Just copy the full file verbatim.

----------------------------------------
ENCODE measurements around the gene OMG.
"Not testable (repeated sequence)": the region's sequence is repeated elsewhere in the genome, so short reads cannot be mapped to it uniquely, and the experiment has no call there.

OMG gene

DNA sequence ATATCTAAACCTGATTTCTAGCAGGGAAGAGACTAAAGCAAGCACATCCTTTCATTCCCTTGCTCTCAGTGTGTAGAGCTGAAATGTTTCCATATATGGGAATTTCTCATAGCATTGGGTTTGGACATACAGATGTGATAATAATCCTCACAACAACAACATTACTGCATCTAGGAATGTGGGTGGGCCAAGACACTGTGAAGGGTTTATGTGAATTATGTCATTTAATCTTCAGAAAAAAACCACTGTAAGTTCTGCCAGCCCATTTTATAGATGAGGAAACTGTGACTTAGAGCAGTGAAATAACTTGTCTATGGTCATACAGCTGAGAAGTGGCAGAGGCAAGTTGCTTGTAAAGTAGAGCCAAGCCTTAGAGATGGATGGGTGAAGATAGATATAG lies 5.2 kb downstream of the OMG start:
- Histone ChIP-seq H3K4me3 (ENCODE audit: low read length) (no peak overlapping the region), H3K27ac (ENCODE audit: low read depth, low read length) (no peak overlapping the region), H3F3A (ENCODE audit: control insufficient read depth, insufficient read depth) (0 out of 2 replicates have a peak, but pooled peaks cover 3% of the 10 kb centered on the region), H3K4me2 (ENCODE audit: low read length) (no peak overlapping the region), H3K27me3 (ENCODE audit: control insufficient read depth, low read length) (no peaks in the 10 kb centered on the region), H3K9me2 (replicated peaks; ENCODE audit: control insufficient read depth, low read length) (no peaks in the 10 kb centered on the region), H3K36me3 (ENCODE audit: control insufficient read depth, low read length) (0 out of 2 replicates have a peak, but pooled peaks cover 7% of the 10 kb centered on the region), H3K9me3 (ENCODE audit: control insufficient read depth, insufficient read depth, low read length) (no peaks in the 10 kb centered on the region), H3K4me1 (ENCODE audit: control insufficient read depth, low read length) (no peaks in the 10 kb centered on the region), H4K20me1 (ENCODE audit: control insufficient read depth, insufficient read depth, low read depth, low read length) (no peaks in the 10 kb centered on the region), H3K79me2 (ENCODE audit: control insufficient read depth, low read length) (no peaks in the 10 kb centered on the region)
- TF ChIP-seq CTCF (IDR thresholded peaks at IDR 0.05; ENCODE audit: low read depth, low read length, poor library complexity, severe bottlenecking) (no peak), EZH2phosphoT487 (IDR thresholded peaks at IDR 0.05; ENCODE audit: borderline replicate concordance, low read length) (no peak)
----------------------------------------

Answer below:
ENCODE measurements around the gene OMG.
"Not testable (repeated sequence)": the region's sequence is repeated elsewhere in the genome, so short reads cannot be mapped to it uniquely, and the experiment has no call there.

OMG gene

DNA sequence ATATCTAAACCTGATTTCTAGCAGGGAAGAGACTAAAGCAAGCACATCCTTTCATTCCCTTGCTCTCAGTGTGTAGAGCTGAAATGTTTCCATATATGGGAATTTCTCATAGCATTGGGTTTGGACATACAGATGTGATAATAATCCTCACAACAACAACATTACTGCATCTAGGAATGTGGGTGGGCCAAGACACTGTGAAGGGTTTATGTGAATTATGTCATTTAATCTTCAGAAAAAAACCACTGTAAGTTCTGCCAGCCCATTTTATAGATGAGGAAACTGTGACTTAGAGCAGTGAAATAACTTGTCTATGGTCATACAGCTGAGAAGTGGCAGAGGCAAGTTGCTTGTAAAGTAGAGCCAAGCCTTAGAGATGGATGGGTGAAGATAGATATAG lies 5.2 kb downstream of the OMG start:
- Histone ChIP-seq H3K4me3 (ENCODE audit: low read length) (no peak overlapping the region), H3K27ac (ENCODE audit: low read depth, low read length) (no peak overlapping the region), H3F3A (ENCODE audit: control insufficient read depth, insufficient read depth) (0 out of 2 replicates have a peak, but pooled peaks cover 3% of the 10 kb centered on the region), H3K4me2 (ENCODE audit: low read length) (no peak overlapping the region), H3K27me3 (ENCODE audit: control insufficient read depth, low read length) (no peaks in the 10 kb centered on the region), H3K9me2 (replicated peaks; ENCODE audit: control insufficient read depth, low read length) (no peaks in the 10 kb centered on the region), H3K36me3 (ENCODE audit: control insufficient read depth, low read length) (0 out of 2 replicates have a peak, but pooled peaks cover 7% of the 10 kb centered on the region), H3K9me3 (ENCODE audit: control insufficient read depth, insufficient read depth, low read length) (no peaks in the 10 kb centered on the region), H3K4me1 (ENCODE audit: control insufficient read depth, low read length) (no peaks in the 10 kb centered on the region), H4K20me1 (ENCODE audit: control insufficient read depth, insufficient read depth, low read depth, low read length) (no peaks in the 10 kb centered on the region), H3K79me2 (ENCODE audit: control insufficient read depth, low read length) (no peaks in the 10 kb centered on the region)
- TF ChIP-seq CTCF (IDR thresholded peaks at IDR 0.05; ENCODE audit: low read depth, low read length, poor library complexity, severe bottlenecking) (no peak), EZH2phosphoT487 (IDR thresholded peaks at IDR 0.05; ENCODE audit: borderline replicate concordance, low read length) (no peak)